Treasures from the past - precursors for solar physics


Eugène Spée, precursor for solar physics at the ROB


Solar physics at the Royal Observatory of Belgium (ROB) has deep roots that go as far back as the late 19th century. However, the path to the current SIDC research team was not a simple continuous one. It involved a first promising era, followed by a 33-year long hiatus.

We owe the first era of solar studies to a single central actor, Eugène Jean Hubert Spée (Liège, November 19, 1843, Grivegnée, December 11, 1924). Spée got his PhD at the Catholic University of Leuven in 1874.

Portrait of Eugène Spée

Simultaneously, he pursued a religious vocation and became Canon of the catholic church. Immediately after his PhD, he moved to the Observatory of the Jesuit Collegio Romano in the Vatican (Rome), where he worked as assistant of the famous Italian solar physicist Angelo Secchi (1818-1878). There, he took part in the daily solar observations and developed an expertise in solar spectroscopy, a new technique of which Italian solar observers were then at the forefront.

After 10 years in Rome, on August 23, 1885, Eugène Spée was appointed astronomer at the Royal Observatory of Belgium. During his 23-year career at the Observatory, until his retirement on January 24, 1909, he devoted his research primarily to the Sun. His main achievements were accomplished in solar spectroscopy.

Spée continued the work of French solar spectroscopist Louis Thollon (1829-1887) of the Observatory of Nice, who had undertaken the first comprehensive cataloging of all absorption lines in the visible range of the solar spectrum. Thollon had started with the red part of the spectrum, working blue-wards, but he had only reached the green part, with already 3000 registered lines, when he died in 1887. Spée continued the construction of the second half of the spectrum over the green and blue parts. For this work, he made several scientific missions at the Observatory of Nice. This first atlas of the solar spectrum formed the base of the subsequent work by H.A. Rowland (1848-1901), inventor of the diffraction grating.

Sample drawing by Spée for March 11, 1886 (first year of his observations)

Next to the solar spectrum, Spée also made regular drawings of sunspots, which are preserved in our archives. Those high quality drawings have a projected solar diameter of 25 cm, and were most probably made with the 16cm Merz-Grubb refractor that is still in use nowadays for the Uccle sunspot drawings (USET). This early collection includes a few hundred drawings made over the period 1886 - September 1906. As shown by his publications, Spée was particularly interested in the evolution of the morphology of large sunspots, their motion and their relation with prominences recorded by spectrographs in chromospĥeric lines. Sun-Earth relations, now called "space climate", were also part of the issues that he considered, with titles like: "Of the solar activity compared to terrestrial magnetism" (1886) or "Does the physical state of the Sun have an influence on the Earth global temperature?" (1894). So, the hot questions of the 21st century have been already in the mind of solar physicists for quite a while!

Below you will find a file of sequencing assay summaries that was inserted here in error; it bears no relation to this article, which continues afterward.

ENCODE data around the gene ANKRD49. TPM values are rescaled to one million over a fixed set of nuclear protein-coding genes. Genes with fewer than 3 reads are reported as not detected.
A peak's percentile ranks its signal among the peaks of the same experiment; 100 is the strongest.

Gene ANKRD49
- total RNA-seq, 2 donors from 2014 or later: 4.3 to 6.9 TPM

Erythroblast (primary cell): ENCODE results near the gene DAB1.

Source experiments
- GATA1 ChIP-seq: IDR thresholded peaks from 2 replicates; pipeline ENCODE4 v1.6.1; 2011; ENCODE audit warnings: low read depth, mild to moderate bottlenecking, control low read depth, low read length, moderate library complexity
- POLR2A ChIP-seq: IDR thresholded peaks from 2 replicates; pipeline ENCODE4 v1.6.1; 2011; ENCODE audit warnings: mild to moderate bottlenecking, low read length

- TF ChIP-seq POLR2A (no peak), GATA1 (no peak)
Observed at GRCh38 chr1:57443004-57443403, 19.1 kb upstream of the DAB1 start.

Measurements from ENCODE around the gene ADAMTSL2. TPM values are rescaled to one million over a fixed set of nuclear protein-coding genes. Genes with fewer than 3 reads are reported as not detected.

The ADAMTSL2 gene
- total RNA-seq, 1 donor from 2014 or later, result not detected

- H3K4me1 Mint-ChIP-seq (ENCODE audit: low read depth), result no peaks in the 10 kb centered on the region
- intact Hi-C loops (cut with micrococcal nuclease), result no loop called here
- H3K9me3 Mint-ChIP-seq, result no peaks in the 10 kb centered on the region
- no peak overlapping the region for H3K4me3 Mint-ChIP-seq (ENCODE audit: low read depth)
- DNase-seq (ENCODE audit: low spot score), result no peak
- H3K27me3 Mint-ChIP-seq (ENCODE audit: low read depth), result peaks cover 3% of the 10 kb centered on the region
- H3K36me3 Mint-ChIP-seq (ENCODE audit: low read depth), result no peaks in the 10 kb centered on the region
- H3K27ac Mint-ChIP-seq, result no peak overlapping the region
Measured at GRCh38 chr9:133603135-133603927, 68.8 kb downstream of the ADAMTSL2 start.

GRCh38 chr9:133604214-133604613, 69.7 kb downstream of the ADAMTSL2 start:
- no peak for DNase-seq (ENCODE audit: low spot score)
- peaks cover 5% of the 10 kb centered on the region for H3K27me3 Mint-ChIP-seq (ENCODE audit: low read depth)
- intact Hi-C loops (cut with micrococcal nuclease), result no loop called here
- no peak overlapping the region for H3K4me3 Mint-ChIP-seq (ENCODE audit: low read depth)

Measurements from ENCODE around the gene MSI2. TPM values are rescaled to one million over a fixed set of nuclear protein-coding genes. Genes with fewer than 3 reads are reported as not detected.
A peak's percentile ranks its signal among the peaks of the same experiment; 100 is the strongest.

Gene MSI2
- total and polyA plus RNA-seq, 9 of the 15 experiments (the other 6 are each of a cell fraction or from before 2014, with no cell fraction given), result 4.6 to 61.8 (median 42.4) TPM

By 1905, Spée's health degraded and his frequent and long absences led to tense relations with the ROB director, who was then Georges Lecointe (1869-1929). The Director finally obtained to terminate Spée's tenure by hasting his official retirement. Perhaps because of this unfortunate contentious episode, Lecointe decided to close all solar-related activities at the ROB, thereby ending Spée's early solar legacy. It took many more years and a change of director before a new era opened for solar physics at the ROB, with the start in 1939 of the first systematic sunspot drawings of the modern Uccle collection. The new primary observers were Gaston Coutrez, Paul Bourgeois and André Koeckelenbergh, who later became the first director of the SIDC in 1980. This revival was followed by many other achievements in the decades that followed: radio astronomy, world data center for sunspots, space-borne EUV coronal imagers, up to the STCE today.

Sample drawings from the early years of the new series, made by Gaston Coutrez and Paul Bourgeois: April 5 and 7, 1947, with the largest sunspot group of the 20th century. The drawing of April 7 contains annotations mentioning the visibility of an aurora borealis and geomagnetic disturbances (lower left corner).


This contribution was written by Dr Frédéric Clette (SILSO).



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